I’ve always suspected that the answer went all the way back to those early years of skipping church, making mix tapes, healing from wounds I didn’t fully understand. Because my biggest “church hurt” happened in childhood, when I decided as a young adult to follow Jesus, I knew more clearly what this entailed. My rose-colored glasses were already long gone. Like someone getting married again after a disastrous marriage, when I agreed to join a church, I knew full well how complicated following Jesus in Christian community could be.
I’ve spent the past few years writing about (and wrestling with) Jesus’ teachings about love and fear. He expected his disciples and friends to love God, to love and care for their neighbors the way they loved and cared for their own families, to protect and provide even for strangers. And, most shocking of all, he asked them to extend this posture of love and care to their enemies.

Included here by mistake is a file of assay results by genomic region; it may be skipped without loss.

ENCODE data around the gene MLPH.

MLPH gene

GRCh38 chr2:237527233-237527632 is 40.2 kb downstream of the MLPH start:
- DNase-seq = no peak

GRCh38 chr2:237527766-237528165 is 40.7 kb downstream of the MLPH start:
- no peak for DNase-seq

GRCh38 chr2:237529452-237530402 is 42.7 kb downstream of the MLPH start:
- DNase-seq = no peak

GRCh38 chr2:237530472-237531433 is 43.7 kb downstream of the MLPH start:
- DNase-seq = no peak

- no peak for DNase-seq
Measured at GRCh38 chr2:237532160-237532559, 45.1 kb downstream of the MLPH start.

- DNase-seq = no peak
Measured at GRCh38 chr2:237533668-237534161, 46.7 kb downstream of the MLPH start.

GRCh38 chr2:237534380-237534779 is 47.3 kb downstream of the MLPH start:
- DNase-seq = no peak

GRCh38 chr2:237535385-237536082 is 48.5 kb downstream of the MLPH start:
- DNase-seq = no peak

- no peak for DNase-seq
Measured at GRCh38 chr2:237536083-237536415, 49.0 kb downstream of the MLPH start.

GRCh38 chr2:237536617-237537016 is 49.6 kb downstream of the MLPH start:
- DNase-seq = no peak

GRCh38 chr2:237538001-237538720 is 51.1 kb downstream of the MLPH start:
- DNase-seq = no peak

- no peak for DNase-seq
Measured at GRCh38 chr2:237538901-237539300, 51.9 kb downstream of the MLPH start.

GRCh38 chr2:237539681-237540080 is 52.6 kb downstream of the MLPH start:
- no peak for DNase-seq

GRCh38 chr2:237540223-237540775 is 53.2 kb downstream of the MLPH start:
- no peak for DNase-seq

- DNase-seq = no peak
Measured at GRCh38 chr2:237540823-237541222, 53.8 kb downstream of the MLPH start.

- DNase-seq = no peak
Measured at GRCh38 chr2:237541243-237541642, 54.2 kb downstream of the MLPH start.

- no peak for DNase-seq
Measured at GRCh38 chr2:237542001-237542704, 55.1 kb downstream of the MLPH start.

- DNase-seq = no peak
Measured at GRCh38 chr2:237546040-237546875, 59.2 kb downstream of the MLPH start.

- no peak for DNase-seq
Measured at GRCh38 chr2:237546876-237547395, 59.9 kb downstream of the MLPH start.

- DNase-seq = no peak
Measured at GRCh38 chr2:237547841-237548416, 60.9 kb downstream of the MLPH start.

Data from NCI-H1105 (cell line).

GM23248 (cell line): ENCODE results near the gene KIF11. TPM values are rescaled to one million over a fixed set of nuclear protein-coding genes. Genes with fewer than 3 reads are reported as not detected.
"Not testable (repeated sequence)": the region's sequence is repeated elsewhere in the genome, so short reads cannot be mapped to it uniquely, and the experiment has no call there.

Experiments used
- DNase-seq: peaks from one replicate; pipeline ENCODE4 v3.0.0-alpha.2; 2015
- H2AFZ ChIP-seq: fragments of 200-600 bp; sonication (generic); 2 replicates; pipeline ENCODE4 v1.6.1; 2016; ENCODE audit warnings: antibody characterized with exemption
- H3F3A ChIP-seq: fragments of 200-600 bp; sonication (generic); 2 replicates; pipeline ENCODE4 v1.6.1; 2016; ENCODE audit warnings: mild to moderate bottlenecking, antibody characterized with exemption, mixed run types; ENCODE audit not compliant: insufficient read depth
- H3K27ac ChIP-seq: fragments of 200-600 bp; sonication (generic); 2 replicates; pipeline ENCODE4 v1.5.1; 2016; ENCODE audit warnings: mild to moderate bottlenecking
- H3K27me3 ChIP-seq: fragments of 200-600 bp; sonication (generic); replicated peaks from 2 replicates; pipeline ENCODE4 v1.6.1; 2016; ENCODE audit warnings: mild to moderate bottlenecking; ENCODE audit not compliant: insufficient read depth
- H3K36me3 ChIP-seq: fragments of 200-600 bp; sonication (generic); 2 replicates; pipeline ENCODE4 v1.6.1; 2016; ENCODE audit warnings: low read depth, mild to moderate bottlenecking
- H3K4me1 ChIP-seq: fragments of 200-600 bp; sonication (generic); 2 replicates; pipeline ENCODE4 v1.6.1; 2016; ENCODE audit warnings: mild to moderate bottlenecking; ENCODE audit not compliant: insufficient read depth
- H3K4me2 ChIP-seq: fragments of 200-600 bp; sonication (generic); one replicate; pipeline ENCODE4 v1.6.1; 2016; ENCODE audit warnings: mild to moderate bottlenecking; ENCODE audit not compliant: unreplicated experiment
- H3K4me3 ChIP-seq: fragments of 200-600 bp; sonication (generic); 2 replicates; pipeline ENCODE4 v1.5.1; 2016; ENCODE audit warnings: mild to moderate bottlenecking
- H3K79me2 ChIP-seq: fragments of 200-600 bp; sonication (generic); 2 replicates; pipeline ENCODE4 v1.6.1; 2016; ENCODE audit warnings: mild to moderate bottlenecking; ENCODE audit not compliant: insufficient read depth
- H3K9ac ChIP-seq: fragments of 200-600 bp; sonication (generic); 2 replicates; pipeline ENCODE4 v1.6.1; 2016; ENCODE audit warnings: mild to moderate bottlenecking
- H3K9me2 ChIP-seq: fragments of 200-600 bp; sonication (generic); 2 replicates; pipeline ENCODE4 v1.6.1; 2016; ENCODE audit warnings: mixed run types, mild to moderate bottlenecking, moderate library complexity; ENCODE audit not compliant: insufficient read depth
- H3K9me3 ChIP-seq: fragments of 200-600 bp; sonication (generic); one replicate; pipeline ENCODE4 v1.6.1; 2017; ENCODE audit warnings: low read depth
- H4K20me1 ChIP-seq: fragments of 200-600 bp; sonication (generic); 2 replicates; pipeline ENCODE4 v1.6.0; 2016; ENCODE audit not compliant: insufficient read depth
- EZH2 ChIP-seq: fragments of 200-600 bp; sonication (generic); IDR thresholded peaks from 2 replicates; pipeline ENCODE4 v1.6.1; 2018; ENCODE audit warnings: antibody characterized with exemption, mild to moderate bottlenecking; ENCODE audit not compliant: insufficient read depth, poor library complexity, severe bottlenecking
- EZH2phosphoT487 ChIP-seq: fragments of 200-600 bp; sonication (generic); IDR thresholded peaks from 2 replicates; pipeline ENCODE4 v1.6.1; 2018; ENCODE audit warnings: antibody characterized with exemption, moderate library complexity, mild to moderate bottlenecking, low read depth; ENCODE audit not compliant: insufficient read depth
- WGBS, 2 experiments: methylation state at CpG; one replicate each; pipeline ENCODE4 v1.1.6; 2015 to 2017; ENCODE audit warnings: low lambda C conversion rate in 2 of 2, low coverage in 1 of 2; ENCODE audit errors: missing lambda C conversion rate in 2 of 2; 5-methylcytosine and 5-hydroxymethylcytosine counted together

But Jesus didn’t expect this way of life to be safe or easy. He warned would-be followers to carefully count the cost before signing on; to realize they were picking up a cross and potentially following Jesus to their deaths.
So, when yet another friend asked me recently: Given how much pain you’ve experienced in the Church, how do you stay? the truth hit me with a bit of a shock. The Church has been a neighbor to me at times—a friend, the most certain source of love, care, and fellowship. At other times, the Church has felt like a stranger or even an enemy—believing and behaving in ways that take my breath away (not in a good way), fellow Christians turning their backs on me and everything I thought we were working for, together.